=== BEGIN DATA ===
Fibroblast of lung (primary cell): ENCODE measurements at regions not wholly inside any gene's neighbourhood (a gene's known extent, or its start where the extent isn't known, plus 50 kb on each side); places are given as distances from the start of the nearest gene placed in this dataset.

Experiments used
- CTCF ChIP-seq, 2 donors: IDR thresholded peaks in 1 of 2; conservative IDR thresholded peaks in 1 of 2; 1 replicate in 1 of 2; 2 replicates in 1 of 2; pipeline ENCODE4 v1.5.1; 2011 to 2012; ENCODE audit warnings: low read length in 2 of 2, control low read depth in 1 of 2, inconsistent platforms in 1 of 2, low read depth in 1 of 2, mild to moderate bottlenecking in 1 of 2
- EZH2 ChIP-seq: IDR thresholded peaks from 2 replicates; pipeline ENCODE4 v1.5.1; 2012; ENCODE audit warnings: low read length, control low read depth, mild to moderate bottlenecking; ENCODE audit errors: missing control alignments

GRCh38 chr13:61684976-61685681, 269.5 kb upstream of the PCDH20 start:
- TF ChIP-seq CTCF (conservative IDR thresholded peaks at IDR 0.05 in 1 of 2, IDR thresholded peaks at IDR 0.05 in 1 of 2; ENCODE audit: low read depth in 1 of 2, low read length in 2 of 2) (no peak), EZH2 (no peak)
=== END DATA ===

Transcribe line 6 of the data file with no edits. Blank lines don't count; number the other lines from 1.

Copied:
- TF ChIP-seq CTCF (conservative IDR thresholded peaks at IDR 0.05 in 1 of 2, IDR thresholded peaks at IDR 0.05 in 1 of 2; ENCODE audit: low read depth in 1 of 2, low read length in 2 of 2) (no peak), EZH2 (no peak)